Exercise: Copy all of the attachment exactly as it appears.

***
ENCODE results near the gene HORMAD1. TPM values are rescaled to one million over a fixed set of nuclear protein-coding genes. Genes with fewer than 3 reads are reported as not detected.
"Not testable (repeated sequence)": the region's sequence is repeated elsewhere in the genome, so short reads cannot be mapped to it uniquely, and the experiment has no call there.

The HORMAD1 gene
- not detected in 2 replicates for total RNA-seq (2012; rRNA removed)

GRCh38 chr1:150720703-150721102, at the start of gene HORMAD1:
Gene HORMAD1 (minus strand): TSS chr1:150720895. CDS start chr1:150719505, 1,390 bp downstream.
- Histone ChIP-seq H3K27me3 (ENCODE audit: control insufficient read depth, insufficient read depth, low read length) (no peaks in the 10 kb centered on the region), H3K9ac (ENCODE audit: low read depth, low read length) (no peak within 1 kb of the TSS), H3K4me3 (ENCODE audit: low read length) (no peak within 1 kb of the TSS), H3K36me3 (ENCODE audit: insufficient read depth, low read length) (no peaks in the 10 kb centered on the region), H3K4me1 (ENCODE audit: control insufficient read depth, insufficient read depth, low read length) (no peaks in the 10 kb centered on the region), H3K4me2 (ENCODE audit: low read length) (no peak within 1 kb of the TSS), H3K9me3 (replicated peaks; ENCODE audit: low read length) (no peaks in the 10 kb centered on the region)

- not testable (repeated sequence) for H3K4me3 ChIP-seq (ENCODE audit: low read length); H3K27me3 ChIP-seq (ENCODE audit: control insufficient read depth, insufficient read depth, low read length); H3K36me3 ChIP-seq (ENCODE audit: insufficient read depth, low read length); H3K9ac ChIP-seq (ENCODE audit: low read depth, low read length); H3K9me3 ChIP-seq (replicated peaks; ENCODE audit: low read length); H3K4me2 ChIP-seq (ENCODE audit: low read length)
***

ENCODE results near the gene HORMAD1. TPM values are rescaled to one million over a fixed set of nuclear protein-coding genes. Genes with fewer than 3 reads are reported as not detected.
"Not testable (repeated sequence)": the region's sequence is repeated elsewhere in the genome, so short reads cannot be mapped to it uniquely, and the experiment has no call there.

The HORMAD1 gene
- not detected in 2 replicates for total RNA-seq (2012; rRNA removed)

GRCh38 chr1:150720703-150721102, at the start of gene HORMAD1:
Gene HORMAD1 (minus strand): TSS chr1:150720895. CDS start chr1:150719505, 1,390 bp downstream.
- Histone ChIP-seq H3K27me3 (ENCODE audit: control insufficient read depth, insufficient read depth, low read length) (no peaks in the 10 kb centered on the region), H3K9ac (ENCODE audit: low read depth, low read length) (no peak within 1 kb of the TSS), H3K4me3 (ENCODE audit: low read length) (no peak within 1 kb of the TSS), H3K36me3 (ENCODE audit: insufficient read depth, low read length) (no peaks in the 10 kb centered on the region), H3K4me1 (ENCODE audit: control insufficient read depth, insufficient read depth, low read length) (no peaks in the 10 kb centered on the region), H3K4me2 (ENCODE audit: low read length) (no peak within 1 kb of the TSS), H3K9me3 (replicated peaks; ENCODE audit: low read length) (no peaks in the 10 kb centered on the region)

- not testable (repeated sequence) for H3K4me3 ChIP-seq (ENCODE audit: low read length); H3K27me3 ChIP-seq (ENCODE audit: control insufficient read depth, insufficient read depth, low read length); H3K36me3 ChIP-seq (ENCODE audit: insufficient read depth, low read length); H3K9ac ChIP-seq (ENCODE audit: low read depth, low read length); H3K9me3 ChIP-seq (replicated peaks; ENCODE audit: low read length); H3K4me2 ChIP-seq (ENCODE audit: low read length)